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by Eve Glazier, M.D.
& Elizabeth Ko, M.D.
Dear Doctors: What happens in macular degeneration? My eye doctor found something called drusen in my eye, and now I’m supposed to take these special vitamins. He didn’t say anything about macular degeneration, but a co-worker scared me by saying drusen are the first sign of it.
Dear Reader: Macular degeneration, also known as age-related macular degeneration, is a disease in which damage to a certain part of the eye results in the loss of central vision. It typically begins to affect adults who are 55 and older, and risk increases with age. Macular degeneration is the leading cause of vision loss in older age. It doesn’t cause complete blindness, but the loss of central vision impairs the ability to read, drive, recognize faces and complete routine tasks. It can also interfere with day-to-day mobility.
To better understand the disease, we should begin with a bit of anatomy. The retina is a thin layer of light-sensitive cells in the back of the eye. It receives the light that enters the eye and sends that information to the brain for processing into images. Near the center of the retina is a small collection of cells, slightly less than a quarter-inch across, known as the macula. It contains a high concentration of photoreceptor cells that give us our central vision, most of our color vision, and that allow us to see fine detail. Our peripheral vision, which is everything outside of the central line of sight, is processed by the rest of the retina.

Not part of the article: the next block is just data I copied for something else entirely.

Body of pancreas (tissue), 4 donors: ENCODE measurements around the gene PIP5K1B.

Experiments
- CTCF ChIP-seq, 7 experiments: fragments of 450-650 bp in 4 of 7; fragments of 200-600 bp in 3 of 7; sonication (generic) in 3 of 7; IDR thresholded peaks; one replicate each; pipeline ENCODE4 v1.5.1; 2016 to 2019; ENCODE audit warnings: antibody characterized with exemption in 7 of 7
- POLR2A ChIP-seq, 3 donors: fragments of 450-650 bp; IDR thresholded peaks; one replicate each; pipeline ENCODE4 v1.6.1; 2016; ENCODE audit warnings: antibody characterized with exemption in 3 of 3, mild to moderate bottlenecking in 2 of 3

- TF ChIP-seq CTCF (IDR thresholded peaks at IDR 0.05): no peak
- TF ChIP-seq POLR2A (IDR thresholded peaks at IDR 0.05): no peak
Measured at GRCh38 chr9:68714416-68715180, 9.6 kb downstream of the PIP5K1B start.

There are two types of macular degeneration — wet and dry. The former develops due to an abnormal growth of blood vessels, which leak and cause scarring of the retina. It’s somewhat rare and occurs in less than 10% of cases. The majority of people develop dry macular degeneration, which is a gradual thinning of the macula. This brings us to drusen.
These are small white or yellowish deposits of debris that can form within the retina. Drusen are described as either hard or soft. Hard drusen, which have well-defined borders and are spread out, become common as people age. Soft drusen are larger, with indistinct borders, and tend to cluster together. Soft drusen, which can grow, can cause bleeding and scarring in the cells of the macula. An excess of drusen can contribute to developing macular degeneration. However, we want to reassure you that having drusen does not automatically mean you have macular degeneration.
A specialized combination of vitamins and minerals that were developed with data from AREDS 2, a large-scale study into eye diseases, has been found to reduce risk by 25%. These are available without a prescription at any drug store. You can also reduce risk by maintaining a heathy weight, getting regular exercise, not smoking, managing high blood pressure and cholesterol, and eating a healthy diet. This includes foods with omega-3 fatty acids, which may also help to reduce risk.
Now that you and your eye doctor are aware of the drusen, it’s important to continue to have regular eye exams in order to monitor them.
Eve Glazier, M.D., MBA, is an internist and associate professor of medicine at UCLA Health. Elizabeth Ko, M.D., is an internist and assistant professor of medicine at UCLA Health.
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